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IT TAKES AN OFFBEAT PERSPECTIVE TO THINK of the evanescent electronic fuss going on inside a computer as a sort of primordial stuff from which almost anything can take shape, from crystals to stars. But that's how physicists and computer builders Norman Margolus and Tommaso Toffoli of the Massachusetts Institute of Technology view their computer child, CAM-8 (for Cellular Automation Machine 8), a prototype of which is due to get its first breaths of electronic life next month. Then again, CAM-8 is an offbeat computer. Its specialty will be running so-called cellular automata models--computer simulations that portray the world as consisting of lots of discrete, locally interacting pieces--molecules of air in a gaseous slam dance, grains in a windblown sand pile, or species of animals sharing an ecosystem. While simulation programs on conventional computers are generally based on equations or algorithms describing the collective behavior of those pieces, cellular automata focus on the pieces themselves and the simple rules by which they interact: how one air molecule or sand grain nudges the next, for example, or how individual predators and their prey play their game of cat and mouse. As the computer traces these local interactions over time, the collective behavior of the system emerges. That's a more direct and potentially much more powerful way to simulate many physical systems, Margolus and Toffoli say. What's more, while general-purpose computing Schwarzeneggers such as the Cray X-MP and the Connection Machine 2 can run cellular automata models, computers tailor-made for them might be able to do so millions of times faster. Cam-8 is meant as a modest step toward that goal. But Margolus explains that he and Toffoli had something more than faster computer simulations in mind when they designed it. The models of reality provided by cellular automata, he says, "may ultimate turn out to be truer than the conventional equations of physics." Thus the researchers claim half-seriously that they are creating a versatile new form of matter, which they call programmable matter or computronium. "In programmable matter, the same cubic meter of machinery can become a wind tunnel at one moment, a polymer soup at the next; it can model a sea of fermions [elementary particles],...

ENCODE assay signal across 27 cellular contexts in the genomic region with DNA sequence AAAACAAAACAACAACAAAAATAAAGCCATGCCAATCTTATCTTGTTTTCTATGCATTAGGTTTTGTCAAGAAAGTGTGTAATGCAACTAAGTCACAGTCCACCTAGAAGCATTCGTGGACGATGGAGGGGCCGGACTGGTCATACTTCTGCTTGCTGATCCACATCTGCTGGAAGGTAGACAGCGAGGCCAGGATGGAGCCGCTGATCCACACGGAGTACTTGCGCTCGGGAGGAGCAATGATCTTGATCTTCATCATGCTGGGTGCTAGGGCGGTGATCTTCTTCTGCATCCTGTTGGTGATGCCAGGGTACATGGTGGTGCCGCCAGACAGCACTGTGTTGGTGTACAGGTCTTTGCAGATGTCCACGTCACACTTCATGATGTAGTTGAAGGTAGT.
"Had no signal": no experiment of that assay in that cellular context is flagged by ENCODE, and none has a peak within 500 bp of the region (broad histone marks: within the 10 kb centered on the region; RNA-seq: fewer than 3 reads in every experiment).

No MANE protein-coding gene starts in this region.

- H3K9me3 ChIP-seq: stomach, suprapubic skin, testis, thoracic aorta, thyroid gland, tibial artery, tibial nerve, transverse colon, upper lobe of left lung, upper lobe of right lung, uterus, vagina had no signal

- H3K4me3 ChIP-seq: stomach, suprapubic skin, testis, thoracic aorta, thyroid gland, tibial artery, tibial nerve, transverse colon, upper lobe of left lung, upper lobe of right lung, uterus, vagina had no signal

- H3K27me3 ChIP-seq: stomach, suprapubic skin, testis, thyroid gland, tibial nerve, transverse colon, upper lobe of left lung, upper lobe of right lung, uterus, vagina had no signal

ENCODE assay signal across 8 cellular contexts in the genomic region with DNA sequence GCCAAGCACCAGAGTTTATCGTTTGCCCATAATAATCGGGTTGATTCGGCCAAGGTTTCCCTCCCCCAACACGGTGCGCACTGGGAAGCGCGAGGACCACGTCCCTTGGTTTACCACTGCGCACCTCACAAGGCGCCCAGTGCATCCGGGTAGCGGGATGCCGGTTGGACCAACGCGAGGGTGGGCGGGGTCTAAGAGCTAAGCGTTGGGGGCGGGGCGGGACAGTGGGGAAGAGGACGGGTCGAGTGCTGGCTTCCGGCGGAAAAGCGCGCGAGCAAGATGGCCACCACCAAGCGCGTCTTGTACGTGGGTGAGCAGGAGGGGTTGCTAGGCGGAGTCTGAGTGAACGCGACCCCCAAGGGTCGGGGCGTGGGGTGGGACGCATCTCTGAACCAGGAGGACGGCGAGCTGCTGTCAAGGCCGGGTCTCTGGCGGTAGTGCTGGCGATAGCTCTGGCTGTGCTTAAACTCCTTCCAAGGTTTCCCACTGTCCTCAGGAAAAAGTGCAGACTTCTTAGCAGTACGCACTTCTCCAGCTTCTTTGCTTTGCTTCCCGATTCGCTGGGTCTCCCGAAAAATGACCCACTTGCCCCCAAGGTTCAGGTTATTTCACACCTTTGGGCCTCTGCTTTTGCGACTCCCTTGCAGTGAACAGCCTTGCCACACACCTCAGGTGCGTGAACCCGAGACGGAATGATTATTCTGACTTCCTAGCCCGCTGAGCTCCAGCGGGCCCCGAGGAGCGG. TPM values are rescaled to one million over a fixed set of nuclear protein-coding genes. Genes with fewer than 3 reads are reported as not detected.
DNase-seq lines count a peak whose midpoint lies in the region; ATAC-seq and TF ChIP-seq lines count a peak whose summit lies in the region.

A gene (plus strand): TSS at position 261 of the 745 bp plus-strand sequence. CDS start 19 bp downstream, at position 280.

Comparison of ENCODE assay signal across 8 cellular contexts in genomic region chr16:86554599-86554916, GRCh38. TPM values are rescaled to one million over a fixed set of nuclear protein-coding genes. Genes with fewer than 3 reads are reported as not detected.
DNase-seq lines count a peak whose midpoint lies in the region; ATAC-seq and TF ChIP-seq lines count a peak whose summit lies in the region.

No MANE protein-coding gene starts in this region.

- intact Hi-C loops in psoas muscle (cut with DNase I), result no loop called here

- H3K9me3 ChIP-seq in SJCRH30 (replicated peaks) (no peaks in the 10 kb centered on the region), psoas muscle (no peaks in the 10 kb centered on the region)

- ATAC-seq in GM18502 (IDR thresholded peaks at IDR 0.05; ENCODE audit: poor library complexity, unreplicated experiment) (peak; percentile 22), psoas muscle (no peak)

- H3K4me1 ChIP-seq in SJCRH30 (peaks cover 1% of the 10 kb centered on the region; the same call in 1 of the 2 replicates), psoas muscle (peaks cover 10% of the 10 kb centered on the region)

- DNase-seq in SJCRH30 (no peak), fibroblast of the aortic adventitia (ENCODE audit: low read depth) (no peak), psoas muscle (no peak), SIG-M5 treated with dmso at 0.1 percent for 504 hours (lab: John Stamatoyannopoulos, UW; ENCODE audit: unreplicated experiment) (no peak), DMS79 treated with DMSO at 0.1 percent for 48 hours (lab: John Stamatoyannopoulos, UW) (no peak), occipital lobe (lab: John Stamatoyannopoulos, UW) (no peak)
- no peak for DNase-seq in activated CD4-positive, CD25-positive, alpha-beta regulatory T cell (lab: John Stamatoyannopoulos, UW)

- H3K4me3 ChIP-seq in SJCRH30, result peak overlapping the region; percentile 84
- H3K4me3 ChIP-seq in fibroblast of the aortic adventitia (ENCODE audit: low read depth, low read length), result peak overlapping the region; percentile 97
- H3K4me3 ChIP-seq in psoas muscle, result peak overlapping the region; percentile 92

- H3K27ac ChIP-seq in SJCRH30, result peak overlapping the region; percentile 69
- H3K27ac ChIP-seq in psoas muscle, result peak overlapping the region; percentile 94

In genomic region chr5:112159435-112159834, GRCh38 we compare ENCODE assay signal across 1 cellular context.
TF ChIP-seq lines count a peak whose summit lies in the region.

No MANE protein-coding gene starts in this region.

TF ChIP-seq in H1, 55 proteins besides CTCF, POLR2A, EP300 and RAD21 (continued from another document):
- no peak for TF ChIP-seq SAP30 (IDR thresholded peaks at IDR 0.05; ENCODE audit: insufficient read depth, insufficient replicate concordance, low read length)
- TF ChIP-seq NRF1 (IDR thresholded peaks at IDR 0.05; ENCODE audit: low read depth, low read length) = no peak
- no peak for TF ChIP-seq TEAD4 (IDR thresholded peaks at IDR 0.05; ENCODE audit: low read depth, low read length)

Source Citation (MLA 8 th Edition)
Amato, Ivan. "Speculating in precious computronium: a new computer embodies an architecture that - to its creators - mimics the structure and dynamics of physical reality." Science, vol. 253, no. 5022, 1991, p. 856+. Academic OneFile, Accessed 17 Nov. 2018.
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